According to one study, high- and middle-income countries accounted for the highest number of deaths averted, reflecting inequalities in access to vaccines around the world.
Vaccination against Covid-19 averted 19.8 million deaths out of a potential 31.4 million in the first year after the vaccines were introduced in December 2021, suggests a first large modeling study, posted Friday, June 24. The study, published in The Lancet Infectious Diseasesis based on data from 185 countries and territories, from December 8, 2020 to December 8, 2021. It is the first to attempt to estimate the deaths averted directly and indirectly as a result of vaccination against Covid-19.
For this, it uses the official figures of deaths with Covid but also the total excess deaths of each country (or estimates when official data was not available). Excess mortality corresponds to the difference between the number of people who died (regardless of the cause of their death) and the number of expected deaths (based on past data). Where official data was not available, the team used estimates of all-cause excess mortality. These analyzes were compared to an alternative hypothetical scenario in which no vaccine would have been administered.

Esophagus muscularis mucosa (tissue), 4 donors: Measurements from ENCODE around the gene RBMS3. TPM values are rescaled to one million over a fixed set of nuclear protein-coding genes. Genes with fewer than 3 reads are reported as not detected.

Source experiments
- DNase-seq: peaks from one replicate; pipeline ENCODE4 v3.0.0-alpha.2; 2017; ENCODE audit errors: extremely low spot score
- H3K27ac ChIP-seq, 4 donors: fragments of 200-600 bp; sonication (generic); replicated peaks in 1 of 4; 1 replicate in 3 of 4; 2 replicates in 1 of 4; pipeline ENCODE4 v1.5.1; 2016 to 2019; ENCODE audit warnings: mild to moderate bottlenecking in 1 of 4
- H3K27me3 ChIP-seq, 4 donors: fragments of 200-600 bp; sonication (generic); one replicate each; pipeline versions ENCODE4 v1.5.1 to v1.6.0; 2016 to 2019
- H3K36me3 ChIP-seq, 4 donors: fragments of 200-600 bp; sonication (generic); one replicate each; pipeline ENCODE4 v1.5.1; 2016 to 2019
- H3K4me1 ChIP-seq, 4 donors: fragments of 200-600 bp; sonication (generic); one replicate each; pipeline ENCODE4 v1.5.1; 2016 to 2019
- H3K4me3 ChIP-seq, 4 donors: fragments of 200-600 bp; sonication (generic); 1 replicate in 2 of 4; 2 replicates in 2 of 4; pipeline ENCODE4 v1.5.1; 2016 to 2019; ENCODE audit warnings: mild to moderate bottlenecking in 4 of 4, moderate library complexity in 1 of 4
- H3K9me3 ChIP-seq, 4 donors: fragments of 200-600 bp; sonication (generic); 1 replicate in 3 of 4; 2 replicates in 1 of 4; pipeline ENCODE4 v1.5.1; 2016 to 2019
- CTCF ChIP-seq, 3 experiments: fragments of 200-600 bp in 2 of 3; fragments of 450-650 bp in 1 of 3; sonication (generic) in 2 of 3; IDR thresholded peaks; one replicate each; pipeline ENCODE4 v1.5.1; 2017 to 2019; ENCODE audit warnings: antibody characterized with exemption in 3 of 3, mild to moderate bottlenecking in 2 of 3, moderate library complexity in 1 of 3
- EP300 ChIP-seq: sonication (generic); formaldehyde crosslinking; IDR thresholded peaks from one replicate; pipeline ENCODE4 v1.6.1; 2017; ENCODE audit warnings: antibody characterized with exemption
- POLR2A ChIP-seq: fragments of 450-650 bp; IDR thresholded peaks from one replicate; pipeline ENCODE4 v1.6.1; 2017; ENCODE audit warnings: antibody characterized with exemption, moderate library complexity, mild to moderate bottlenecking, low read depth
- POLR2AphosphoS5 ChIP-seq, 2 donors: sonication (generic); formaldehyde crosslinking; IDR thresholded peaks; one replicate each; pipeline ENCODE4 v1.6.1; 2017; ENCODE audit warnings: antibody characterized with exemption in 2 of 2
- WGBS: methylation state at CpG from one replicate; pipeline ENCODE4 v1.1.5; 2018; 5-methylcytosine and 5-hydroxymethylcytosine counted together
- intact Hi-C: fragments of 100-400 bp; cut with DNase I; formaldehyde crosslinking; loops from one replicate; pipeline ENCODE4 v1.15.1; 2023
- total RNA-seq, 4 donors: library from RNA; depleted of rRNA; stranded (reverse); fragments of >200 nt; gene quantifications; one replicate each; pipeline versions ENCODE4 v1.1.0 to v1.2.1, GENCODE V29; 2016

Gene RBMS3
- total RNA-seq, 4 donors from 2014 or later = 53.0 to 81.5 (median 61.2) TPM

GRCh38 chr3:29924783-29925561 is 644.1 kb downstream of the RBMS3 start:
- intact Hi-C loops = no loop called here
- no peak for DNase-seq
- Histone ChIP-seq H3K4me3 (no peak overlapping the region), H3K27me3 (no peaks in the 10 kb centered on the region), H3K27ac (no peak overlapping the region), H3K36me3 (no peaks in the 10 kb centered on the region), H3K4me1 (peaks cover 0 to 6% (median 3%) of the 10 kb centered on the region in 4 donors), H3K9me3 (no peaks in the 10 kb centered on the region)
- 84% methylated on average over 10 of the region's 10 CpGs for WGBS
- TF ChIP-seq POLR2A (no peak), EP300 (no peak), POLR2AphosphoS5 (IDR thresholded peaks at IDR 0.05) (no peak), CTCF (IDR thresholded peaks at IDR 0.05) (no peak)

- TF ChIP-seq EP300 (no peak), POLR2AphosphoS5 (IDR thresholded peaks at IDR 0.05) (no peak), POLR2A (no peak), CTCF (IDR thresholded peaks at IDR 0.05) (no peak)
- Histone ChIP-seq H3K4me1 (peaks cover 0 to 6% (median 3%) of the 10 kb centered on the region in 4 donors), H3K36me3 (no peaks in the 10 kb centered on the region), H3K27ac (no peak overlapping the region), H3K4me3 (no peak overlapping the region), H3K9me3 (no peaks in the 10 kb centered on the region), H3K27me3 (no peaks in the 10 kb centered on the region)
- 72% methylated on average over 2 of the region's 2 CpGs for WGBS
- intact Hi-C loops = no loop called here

“We could have done more”
The model accounted for variation in vaccination rates across countries, as well as differences in vaccine effectiveness in each country based on the types of vaccines known to have been primarily used in those regions. China was not included in the analysis due to its large population and very strict containment measures, which would have skewed the results, it said.
According to this study, high- and middle-income countries accounted for the highest number of deaths averted (12.2 million out of 19.8 million), reflecting inequalities in access to vaccines around the world. Nearly 600,000 additional deaths could have been avoided if the World Health Organization (WHO) target of vaccinating 40% of the population in each country by the end of 2021 had been reached, she concludes. “Our results show that millions of lives have likely been saved by making vaccines available to people everywhere”said Dr Oliver Watson, lead author of the study, from Imperial College London, quoted in the journal press release. “However, we could have done more”.